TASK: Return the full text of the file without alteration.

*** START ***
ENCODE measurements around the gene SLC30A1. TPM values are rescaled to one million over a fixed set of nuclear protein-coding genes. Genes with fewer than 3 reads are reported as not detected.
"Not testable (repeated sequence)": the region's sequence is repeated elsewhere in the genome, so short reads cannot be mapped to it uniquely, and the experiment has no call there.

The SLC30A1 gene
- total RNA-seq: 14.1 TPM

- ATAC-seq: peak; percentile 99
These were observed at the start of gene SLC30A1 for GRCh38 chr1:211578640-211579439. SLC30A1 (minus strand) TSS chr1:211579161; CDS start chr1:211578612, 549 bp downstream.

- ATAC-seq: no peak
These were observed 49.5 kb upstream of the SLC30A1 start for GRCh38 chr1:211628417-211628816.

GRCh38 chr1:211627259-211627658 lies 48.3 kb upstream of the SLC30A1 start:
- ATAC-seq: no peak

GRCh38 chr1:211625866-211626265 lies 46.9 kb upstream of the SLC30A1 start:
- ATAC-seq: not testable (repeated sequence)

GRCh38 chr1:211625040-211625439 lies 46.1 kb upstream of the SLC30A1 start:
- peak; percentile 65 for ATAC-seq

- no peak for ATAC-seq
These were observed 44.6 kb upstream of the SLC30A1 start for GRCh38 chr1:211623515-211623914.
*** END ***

ENCODE measurements around the gene SLC30A1. TPM values are rescaled to one million over a fixed set of nuclear protein-coding genes. Genes with fewer than 3 reads are reported as not detected.
"Not testable (repeated sequence)": the region's sequence is repeated elsewhere in the genome, so short reads cannot be mapped to it uniquely, and the experiment has no call there.

The SLC30A1 gene
- total RNA-seq: 14.1 TPM

- ATAC-seq: peak; percentile 99
These were observed at the start of gene SLC30A1 for GRCh38 chr1:211578640-211579439. SLC30A1 (minus strand) TSS chr1:211579161; CDS start chr1:211578612, 549 bp downstream.

- ATAC-seq: no peak
These were observed 49.5 kb upstream of the SLC30A1 start for GRCh38 chr1:211628417-211628816.

GRCh38 chr1:211627259-211627658 lies 48.3 kb upstream of the SLC30A1 start:
- ATAC-seq: no peak

GRCh38 chr1:211625866-211626265 lies 46.9 kb upstream of the SLC30A1 start:
- ATAC-seq: not testable (repeated sequence)

GRCh38 chr1:211625040-211625439 lies 46.1 kb upstream of the SLC30A1 start:
- peak; percentile 65 for ATAC-seq

- no peak for ATAC-seq
These were observed 44.6 kb upstream of the SLC30A1 start for GRCh38 chr1:211623515-211623914.